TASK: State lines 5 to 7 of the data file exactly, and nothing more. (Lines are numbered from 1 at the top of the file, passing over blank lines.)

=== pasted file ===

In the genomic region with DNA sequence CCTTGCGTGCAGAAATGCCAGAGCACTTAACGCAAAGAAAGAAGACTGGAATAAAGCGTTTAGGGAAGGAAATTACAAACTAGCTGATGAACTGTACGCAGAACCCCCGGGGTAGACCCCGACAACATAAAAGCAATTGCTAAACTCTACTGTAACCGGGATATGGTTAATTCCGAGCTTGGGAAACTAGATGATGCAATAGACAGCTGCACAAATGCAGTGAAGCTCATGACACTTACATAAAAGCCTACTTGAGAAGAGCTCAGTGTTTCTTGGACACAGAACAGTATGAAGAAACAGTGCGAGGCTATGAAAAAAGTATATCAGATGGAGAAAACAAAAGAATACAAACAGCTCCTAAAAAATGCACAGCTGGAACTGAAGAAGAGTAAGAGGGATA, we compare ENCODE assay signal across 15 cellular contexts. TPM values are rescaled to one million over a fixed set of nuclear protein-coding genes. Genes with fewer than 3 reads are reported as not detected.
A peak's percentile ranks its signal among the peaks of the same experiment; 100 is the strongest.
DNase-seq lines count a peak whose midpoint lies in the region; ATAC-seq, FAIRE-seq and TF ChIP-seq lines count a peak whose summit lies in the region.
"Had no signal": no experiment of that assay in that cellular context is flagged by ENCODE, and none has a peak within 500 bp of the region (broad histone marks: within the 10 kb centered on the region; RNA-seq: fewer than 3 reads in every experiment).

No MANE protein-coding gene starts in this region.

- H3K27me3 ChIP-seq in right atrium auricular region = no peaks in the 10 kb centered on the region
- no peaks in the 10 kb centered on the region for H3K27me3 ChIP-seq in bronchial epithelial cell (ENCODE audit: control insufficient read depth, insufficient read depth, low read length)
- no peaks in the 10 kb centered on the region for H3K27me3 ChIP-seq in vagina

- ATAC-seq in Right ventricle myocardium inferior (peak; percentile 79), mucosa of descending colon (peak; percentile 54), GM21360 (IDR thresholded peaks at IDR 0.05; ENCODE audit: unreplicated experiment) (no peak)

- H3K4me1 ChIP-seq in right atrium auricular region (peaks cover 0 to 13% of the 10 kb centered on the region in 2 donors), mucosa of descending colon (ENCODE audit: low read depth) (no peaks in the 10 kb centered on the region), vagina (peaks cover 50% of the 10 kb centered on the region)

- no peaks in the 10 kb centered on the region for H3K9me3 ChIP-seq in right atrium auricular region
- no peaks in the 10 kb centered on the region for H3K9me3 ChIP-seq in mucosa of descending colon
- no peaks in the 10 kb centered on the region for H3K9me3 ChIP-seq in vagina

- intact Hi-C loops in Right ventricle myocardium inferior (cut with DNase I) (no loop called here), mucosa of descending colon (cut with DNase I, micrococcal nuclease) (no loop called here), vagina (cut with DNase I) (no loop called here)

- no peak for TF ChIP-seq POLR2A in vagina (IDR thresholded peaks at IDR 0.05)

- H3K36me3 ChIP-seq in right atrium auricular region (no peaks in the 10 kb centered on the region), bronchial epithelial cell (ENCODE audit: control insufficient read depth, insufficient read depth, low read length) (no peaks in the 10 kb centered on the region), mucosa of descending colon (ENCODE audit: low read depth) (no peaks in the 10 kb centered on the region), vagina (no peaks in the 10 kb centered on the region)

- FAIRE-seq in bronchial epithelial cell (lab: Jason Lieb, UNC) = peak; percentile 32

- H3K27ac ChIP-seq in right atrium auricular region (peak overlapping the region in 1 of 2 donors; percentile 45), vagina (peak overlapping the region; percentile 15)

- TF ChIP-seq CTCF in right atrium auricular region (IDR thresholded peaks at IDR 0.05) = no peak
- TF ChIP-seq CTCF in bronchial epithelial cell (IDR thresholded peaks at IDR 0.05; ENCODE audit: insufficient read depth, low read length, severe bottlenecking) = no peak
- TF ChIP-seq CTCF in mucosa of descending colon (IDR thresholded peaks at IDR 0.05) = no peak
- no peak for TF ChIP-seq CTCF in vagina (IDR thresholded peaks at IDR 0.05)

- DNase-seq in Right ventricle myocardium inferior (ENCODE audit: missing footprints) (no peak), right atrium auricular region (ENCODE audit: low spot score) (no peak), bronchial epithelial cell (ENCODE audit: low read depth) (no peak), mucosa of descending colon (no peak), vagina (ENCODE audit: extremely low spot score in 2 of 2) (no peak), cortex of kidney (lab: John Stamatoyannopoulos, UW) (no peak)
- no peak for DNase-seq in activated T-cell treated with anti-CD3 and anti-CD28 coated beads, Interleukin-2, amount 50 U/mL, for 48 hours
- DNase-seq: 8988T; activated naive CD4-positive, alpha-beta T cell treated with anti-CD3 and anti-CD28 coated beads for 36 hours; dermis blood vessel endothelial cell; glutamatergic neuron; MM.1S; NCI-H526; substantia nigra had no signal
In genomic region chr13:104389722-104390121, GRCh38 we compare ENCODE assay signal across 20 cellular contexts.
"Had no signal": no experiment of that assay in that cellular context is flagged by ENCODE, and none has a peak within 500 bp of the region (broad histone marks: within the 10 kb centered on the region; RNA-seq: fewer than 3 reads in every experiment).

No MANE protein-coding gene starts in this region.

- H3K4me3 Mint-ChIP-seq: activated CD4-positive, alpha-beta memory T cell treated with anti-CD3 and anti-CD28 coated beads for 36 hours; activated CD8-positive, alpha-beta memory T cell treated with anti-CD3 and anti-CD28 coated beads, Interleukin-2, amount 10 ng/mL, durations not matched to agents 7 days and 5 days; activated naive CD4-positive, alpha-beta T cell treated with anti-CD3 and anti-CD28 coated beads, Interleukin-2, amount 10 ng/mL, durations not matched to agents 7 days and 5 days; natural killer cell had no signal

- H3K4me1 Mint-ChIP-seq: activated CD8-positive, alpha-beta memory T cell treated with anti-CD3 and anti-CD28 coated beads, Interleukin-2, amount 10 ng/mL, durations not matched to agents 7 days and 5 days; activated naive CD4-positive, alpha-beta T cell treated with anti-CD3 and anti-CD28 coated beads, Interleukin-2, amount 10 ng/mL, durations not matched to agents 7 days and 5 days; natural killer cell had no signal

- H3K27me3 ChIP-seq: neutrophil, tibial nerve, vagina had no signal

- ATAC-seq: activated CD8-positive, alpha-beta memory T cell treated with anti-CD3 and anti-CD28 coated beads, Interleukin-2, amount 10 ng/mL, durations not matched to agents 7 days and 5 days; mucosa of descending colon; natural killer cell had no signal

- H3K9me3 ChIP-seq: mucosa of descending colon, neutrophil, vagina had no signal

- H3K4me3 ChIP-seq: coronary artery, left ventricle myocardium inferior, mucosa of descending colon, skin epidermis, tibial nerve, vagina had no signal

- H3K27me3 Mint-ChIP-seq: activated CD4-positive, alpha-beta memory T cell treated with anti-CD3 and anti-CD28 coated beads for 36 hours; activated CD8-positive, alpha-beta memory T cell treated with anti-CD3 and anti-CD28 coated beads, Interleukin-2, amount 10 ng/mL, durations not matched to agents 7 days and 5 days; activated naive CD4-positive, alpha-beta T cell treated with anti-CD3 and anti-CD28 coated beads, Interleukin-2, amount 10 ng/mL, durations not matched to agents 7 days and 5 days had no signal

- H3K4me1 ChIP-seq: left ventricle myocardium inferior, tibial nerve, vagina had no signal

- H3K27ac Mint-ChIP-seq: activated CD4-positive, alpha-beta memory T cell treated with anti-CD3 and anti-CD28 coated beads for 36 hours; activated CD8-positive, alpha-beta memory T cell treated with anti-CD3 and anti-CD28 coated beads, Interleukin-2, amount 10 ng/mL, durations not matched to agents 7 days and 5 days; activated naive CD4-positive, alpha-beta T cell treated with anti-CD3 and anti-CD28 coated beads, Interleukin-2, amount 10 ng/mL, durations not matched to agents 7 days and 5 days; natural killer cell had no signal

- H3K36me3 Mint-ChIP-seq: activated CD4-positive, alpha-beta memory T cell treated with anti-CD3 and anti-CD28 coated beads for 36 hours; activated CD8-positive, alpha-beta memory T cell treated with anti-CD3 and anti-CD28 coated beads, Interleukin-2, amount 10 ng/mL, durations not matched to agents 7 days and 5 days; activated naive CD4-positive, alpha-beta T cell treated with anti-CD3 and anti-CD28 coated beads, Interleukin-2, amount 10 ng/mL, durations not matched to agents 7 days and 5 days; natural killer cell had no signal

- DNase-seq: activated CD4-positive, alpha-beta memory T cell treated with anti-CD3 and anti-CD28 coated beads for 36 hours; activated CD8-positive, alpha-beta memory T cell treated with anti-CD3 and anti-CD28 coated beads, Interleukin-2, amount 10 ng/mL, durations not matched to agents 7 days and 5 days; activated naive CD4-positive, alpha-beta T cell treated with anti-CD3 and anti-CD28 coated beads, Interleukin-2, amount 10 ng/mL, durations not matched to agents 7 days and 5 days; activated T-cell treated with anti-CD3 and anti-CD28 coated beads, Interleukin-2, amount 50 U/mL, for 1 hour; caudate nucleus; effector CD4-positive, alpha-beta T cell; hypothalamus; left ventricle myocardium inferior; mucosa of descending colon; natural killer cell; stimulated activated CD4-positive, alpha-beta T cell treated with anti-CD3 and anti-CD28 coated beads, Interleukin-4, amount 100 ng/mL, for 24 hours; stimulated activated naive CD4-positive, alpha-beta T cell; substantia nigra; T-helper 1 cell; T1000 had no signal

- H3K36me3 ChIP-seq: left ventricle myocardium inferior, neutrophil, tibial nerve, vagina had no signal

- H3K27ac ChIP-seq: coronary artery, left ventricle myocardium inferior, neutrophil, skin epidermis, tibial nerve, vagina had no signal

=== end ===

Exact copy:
No MANE protein-coding gene starts in this region.

- H3K27me3 ChIP-seq in right atrium auricular region = no peaks in the 10 kb centered on the region
- no peaks in the 10 kb centered on the region for H3K27me3 ChIP-seq in bronchial epithelial cell (ENCODE audit: control insufficient read depth, insufficient read depth, low read length)